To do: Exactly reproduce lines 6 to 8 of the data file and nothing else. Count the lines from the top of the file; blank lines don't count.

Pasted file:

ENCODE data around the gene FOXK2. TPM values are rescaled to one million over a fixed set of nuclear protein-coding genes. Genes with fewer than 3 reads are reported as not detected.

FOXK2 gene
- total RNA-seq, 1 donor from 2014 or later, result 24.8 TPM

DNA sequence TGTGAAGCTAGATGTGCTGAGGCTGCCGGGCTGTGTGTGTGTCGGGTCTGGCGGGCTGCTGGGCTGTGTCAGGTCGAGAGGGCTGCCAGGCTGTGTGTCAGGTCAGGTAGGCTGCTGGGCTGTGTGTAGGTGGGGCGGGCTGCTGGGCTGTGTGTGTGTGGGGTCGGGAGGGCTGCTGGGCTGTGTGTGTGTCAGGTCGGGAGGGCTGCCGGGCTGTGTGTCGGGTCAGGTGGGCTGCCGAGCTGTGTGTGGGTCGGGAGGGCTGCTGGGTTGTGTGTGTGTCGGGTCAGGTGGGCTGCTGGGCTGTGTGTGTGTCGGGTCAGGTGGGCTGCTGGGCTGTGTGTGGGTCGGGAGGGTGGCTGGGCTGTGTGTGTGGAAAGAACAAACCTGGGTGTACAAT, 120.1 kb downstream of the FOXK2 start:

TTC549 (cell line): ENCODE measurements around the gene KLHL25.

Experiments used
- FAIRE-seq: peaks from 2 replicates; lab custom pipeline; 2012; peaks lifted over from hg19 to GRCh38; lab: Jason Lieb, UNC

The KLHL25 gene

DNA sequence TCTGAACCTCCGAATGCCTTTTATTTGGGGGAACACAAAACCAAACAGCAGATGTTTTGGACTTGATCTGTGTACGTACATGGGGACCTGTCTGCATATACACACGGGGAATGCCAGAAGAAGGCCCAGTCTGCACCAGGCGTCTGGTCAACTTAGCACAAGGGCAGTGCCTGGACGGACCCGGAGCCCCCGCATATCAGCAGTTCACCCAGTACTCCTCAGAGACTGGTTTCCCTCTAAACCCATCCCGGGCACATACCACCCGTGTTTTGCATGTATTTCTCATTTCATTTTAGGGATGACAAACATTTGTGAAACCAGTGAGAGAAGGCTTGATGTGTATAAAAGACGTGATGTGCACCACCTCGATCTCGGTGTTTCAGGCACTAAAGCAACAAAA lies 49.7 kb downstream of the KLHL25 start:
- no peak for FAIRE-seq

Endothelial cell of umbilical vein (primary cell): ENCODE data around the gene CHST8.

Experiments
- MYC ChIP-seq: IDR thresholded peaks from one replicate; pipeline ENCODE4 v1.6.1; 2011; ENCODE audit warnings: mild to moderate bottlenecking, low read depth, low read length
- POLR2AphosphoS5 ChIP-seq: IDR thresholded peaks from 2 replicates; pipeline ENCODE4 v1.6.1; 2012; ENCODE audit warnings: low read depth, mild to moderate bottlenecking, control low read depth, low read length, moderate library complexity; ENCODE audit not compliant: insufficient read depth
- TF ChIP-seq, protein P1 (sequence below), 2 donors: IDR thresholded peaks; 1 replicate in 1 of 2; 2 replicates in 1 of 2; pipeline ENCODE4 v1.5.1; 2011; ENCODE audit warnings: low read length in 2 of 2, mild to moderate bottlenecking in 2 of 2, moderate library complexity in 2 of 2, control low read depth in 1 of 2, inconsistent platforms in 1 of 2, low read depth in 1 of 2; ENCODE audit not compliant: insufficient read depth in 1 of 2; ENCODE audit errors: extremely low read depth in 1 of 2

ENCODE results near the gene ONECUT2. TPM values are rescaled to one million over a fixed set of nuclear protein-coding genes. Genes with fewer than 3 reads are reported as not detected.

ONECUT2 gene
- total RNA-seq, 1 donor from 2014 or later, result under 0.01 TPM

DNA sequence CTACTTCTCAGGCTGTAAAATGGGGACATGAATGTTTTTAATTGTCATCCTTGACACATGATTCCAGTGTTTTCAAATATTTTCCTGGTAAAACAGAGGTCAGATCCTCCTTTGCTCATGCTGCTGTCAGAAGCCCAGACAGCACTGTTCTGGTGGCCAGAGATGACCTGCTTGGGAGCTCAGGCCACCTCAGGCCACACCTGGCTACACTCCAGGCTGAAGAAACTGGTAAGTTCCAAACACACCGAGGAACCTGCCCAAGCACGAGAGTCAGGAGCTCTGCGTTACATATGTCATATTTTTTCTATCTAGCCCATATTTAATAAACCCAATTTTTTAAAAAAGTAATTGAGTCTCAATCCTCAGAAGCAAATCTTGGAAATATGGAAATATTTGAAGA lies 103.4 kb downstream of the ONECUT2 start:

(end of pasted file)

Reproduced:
Experiments used
- FAIRE-seq: peaks from 2 replicates; lab custom pipeline; 2012; peaks lifted over from hg19 to GRCh38; lab: Jason Lieb, UNC

The KLHL25 gene